How to care for your kid’s cast without going insane

Mom! This thing itches!

What do Corvettes and broken arms have in common? Those slick cars and that fancy new cast your child is wearing are likely made out of the same fiberglass.

Pretty cool, huh?

Maybe, but that’s little or no consolation if you’re now dealing with an unhappy child whose life has been altered for the next several weeks.

You and your child might not be in love with your new fiberglass companion, but you still want to take good care of it. Otherwise, you might keep the injury from healing, cause other injuries or require an entirely new cast.

“The inside of a cast is lined with a stocking and then padded with soft cast padding so bony joints don’t rub against the hard fiberglass,” said Laura Jacks, M.D., pediatric orthopedic surgeon with Children’s Orthopedics of Louisville. “The stocking and padding can absorb water and other liquids, so they should be kept as dry as possible.”

The best way to avoid accidental leaks is to avoid water altogether, but since you don’t want a smelly child for the foreseeable future, Dr. Jacks offers some tips:

  • Cover the cast with two plastic bags. Check each bag first to be sure it doesn’t leak. Seal the top of each bag to the skin with tape.
  • Even with the cast covered, never dunk the cast in water. The bag will repel a splash but usually won’t survive a dunking. Commercial cast covers are available at medical supply retailers or online.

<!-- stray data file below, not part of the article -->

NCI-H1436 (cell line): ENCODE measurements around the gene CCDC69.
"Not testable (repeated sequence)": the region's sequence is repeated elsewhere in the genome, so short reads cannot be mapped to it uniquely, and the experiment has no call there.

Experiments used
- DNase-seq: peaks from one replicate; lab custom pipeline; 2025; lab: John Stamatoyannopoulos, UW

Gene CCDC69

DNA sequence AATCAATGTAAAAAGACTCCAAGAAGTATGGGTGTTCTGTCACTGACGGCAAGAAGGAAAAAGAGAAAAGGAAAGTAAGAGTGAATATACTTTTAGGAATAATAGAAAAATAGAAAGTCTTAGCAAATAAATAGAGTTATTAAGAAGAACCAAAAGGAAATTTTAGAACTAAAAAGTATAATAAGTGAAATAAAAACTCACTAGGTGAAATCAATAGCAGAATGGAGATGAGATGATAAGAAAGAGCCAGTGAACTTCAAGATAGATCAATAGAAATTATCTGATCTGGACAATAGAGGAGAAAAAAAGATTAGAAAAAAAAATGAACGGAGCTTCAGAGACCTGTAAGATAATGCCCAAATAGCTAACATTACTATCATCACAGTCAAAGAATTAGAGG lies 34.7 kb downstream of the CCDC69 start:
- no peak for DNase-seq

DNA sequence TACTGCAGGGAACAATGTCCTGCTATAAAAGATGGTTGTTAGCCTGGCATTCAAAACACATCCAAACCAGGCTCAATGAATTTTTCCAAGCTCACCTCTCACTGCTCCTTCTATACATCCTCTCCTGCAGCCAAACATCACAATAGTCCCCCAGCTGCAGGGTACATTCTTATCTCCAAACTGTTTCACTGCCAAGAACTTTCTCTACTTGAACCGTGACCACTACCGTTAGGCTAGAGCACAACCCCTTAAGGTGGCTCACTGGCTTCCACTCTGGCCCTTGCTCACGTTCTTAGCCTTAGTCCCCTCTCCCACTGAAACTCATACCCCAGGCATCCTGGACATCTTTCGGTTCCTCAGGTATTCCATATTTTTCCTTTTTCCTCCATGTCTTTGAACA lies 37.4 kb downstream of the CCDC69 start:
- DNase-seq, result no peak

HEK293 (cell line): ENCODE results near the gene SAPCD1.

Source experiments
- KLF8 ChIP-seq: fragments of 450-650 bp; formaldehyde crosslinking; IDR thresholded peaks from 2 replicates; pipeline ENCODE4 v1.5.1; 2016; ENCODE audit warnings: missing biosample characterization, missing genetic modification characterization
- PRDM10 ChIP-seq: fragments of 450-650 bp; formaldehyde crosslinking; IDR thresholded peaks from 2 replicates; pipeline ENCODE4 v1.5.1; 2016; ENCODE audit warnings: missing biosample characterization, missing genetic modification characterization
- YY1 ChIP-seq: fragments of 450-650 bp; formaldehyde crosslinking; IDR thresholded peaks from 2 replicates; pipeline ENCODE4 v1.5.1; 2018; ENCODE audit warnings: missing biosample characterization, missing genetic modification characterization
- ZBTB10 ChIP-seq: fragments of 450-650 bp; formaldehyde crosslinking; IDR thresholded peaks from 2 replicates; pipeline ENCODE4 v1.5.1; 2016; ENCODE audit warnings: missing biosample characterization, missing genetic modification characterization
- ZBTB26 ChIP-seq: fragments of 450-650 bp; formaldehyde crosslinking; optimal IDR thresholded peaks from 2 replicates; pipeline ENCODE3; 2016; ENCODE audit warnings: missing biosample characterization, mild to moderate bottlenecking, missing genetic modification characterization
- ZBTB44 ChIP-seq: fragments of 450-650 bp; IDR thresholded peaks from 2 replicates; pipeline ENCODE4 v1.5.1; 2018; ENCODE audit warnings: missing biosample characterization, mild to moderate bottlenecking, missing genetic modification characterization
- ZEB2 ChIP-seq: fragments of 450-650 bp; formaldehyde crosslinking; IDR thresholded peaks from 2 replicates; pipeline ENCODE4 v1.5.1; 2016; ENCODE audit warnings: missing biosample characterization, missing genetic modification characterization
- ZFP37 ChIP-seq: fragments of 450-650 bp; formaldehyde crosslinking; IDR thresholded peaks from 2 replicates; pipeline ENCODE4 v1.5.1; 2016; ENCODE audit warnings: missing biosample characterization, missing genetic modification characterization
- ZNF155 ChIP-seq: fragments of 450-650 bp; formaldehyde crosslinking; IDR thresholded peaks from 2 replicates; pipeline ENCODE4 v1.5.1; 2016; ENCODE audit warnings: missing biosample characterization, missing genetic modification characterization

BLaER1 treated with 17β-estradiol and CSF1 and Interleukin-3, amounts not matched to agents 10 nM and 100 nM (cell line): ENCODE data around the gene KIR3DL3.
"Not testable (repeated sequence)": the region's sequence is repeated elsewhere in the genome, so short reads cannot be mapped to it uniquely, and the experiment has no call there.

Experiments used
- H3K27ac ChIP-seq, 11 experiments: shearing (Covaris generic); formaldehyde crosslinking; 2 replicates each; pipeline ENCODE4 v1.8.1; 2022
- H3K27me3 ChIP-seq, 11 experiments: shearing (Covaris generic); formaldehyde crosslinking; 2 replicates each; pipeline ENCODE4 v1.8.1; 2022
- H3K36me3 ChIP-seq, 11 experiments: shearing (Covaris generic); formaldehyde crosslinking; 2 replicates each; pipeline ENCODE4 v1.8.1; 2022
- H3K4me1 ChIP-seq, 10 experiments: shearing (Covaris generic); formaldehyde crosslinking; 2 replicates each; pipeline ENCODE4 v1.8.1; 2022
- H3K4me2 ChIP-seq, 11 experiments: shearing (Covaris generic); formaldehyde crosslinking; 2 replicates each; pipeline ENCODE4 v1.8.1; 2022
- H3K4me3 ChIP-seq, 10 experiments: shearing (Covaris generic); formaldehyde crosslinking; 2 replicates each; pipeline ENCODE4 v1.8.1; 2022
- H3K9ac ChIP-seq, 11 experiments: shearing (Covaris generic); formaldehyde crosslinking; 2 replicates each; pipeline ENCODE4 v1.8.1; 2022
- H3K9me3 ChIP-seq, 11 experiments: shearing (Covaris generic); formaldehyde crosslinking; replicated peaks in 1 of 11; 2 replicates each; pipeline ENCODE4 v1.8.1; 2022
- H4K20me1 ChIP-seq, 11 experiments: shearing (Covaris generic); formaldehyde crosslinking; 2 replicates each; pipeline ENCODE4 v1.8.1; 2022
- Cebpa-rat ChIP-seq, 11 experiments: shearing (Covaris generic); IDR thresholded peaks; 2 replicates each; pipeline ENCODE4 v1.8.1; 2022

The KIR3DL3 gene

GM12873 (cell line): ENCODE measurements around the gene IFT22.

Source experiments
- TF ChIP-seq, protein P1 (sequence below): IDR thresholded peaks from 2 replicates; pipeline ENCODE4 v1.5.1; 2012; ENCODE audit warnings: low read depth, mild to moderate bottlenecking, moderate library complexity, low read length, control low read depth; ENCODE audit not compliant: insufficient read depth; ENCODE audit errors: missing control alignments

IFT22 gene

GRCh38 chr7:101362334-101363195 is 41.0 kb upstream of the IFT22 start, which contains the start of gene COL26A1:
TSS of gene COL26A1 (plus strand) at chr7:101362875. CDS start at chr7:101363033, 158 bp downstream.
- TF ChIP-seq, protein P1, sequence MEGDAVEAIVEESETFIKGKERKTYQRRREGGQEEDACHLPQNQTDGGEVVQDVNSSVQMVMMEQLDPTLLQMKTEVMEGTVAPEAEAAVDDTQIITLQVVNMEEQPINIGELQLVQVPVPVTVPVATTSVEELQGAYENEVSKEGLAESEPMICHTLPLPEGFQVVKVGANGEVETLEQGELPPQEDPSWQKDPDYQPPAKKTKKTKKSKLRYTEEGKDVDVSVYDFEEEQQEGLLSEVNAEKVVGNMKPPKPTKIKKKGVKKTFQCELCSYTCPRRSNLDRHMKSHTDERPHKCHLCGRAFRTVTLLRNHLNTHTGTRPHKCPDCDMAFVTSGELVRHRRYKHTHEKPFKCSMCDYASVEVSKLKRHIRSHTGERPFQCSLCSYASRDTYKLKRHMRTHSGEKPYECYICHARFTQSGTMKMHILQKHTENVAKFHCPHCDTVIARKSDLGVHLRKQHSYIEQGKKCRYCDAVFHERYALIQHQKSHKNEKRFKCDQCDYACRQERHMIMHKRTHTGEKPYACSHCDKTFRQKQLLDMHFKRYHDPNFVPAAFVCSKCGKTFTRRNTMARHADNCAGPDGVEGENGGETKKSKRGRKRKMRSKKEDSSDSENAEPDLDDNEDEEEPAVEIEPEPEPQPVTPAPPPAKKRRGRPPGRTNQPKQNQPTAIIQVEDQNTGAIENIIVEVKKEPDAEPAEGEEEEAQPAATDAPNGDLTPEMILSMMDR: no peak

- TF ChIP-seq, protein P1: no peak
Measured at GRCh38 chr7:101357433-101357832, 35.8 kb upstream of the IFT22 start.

• If the cast does get wet, blot it dry as best you can. Let the water run out first, then blow cool air from a hair dryer in the ends.
  • Be sure the air is cool. A warm blow dryer can burn skin. If the cast is too wet, even after drying, it may cause the skin under the cast to break down. The only way to fix this is to change the whole cast.
  • Itching under the cast is very common. Tapping the outside of the cast can satisfy some itches. Don’t use a pen to scratch inside — the top may come off inside the cast and leave a nasty bruise on the skin where it is stuck. Benadryl or Zyrtec can help the itch feel better, especially if it is keeping your child up at night.
  • If you are allowed to walk on a leg cast, make sure you cover the foot of the cast with a shoe or something else. The cast bottom is slick, and without something between it and the ground, you could fall and break something else.

The good news is it’s still OK to turn your child’s cast into a work of art.

“We strongly encourage your child to have fun and decorate the cast,” Dr. Jacks said. “We would love to see the artwork when you return!”